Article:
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Title IX has been ignored by college educators and more and more student survivors are not getting the recognition they need.

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Title IX has been ignored by college educators and more and more student survivors are not getting the recognition they need.

Sexual Assault in College: It Could Be You

How Title IX and educational programs can help college students in their fight to end assault and hold sexual aggressors accountable.

May 21, 2019

Til It Happens To You by Lady Gaga (Warning: This video contains some graphic content that could be upsetting to some viewers)

Ah, college! A time for young adults to come alive and finally become independent. College is the ultimate getaway that most high schoolers imagine – no parents, no more small town, and an experience that actually allows its students to learn what they want in order to achieve their dream career. Yes, college sounds amazing – but is it all true?

Even though college has the parties, and the beautiful campus, and the perfect education . . . colleges do pose some new dangers. News reports, ranging from rape cases to the rise of white supremacist organizations on campus, portray college life as something short of idyllic. With DHS seniors going into college soon and colleges becoming less safe, it’s important to understand the statistics and what seniors going into the world by themselves can do to stay safe.

One in five women and one in 16 men are sexually assaulted while in college. ”

— National Sexual Violence Resource Center

While sexual assault seems like it could never happen to you, given statistics, it is likely that you or someone you know is at risk of experiencing sexual assault, whether it will be on a college campus or elsewhere. Here are national statistics from the Rape, Abuse, and Incest National Network (RAINN). Sexual assault on campuses is becoming more pervasive, with 11.2% of all students experiencing rape or sexual assault through physical force, violence, or incapacitation, considering both undergraduate and graduate students in that number.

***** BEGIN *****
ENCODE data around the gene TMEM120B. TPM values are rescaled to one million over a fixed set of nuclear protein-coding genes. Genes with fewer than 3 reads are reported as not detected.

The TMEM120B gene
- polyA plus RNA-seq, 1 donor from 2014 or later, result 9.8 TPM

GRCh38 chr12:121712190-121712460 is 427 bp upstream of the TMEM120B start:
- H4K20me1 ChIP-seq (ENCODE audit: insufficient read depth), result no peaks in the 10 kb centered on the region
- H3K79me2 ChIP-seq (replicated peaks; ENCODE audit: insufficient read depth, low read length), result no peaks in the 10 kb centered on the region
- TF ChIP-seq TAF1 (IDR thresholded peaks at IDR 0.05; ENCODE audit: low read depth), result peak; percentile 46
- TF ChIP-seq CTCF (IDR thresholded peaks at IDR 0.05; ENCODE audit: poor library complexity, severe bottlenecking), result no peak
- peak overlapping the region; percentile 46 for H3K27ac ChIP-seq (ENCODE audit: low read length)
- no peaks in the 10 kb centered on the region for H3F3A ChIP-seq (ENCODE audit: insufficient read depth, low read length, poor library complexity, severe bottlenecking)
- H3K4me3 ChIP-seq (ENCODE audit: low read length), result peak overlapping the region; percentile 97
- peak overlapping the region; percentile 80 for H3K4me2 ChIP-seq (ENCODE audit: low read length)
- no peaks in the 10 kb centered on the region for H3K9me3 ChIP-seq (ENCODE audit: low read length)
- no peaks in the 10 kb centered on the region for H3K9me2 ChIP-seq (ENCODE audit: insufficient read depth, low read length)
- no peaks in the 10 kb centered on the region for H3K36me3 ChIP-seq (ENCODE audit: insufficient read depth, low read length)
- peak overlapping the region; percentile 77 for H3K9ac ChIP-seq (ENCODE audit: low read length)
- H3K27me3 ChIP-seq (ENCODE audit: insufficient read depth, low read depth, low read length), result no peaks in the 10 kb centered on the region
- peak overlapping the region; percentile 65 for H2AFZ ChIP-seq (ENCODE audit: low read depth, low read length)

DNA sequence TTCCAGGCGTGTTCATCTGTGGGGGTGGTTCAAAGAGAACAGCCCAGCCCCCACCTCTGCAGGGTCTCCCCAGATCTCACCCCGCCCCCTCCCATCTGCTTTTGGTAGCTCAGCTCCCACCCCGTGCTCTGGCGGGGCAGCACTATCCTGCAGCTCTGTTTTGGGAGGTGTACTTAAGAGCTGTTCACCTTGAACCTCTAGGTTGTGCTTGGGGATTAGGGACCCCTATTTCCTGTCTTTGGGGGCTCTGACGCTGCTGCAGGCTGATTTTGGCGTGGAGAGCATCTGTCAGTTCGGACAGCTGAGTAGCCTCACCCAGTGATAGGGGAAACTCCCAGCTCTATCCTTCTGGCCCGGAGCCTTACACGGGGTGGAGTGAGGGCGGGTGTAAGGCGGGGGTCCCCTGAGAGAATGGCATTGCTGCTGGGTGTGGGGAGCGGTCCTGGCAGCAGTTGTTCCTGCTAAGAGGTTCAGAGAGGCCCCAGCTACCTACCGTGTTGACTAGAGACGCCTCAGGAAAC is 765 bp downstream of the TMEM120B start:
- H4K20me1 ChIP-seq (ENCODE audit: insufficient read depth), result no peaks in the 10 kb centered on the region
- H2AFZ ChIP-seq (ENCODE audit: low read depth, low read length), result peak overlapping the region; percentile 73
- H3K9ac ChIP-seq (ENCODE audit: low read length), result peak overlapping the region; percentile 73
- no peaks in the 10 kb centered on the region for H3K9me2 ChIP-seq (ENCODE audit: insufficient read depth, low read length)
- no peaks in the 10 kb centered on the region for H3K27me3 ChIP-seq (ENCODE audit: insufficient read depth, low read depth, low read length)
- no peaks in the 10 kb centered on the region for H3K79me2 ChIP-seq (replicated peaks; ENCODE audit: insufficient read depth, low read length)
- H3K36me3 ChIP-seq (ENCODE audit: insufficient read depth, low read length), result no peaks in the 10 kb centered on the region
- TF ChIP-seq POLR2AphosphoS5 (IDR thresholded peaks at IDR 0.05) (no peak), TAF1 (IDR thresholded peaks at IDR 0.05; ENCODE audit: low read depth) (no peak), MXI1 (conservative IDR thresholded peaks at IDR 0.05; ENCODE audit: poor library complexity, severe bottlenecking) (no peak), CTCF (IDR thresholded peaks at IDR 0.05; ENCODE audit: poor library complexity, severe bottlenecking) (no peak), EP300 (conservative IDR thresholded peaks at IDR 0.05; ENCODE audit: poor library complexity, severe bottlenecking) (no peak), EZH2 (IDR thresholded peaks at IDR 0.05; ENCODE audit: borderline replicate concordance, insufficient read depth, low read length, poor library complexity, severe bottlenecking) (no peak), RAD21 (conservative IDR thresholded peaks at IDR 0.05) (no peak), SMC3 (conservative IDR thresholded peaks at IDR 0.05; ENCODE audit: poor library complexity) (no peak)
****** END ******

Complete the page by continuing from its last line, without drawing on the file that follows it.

Among undergraduate students, 23.1% of females and 5.4% of males experience rape or sexual assault. First year females and transgender, genderqueer, and nonconforming (TGQN) students are especially vulnerable to rape and sexual assault on campus. Nearly 21% of TGQN college students have been sexually assaulted, compared to 18% of non-TGQN females, and 4% of non-TGQN males.

RAINN presents statistics that show the behaviors that often lead-up  to sexual assault, with 4.2% of students having experienced stalking since entering college. Even if  one is not a college student, college-aged students are still at a high risk. Male college-aged students (18-24) are 78% more likely than non-students of the same age to be a victim of rape or sexual assault. Female college-aged students (18-24) are 20% less likely than non-students of the same age to be a victim of rape or sexual assault.

Colleges are slowly beginning to equip their students with education as to how to possibly prevent rape and sexual assault on campus. Some of that education is about teaching potential victims to be more careful.

In recent years, it is not uncommon for people to argue whether rape occurs because victims “ask for it” by dressing provocatively and/or by putting themselves in vulnerable situations that they should have never been in the first place. This is obviously a biased excuse. People should be able to dress however they want and go wherever they want; the problem is that people still assault other people. It would seem more effective to focus education not on changing behaviors of the victims of assault, but changing the potential perpetrators’ attitudes by teaching them to respect other human beings.

The #metoo movement has given survivors the voices to confirm the fact that it was the fault of the perpetrator, not the victim.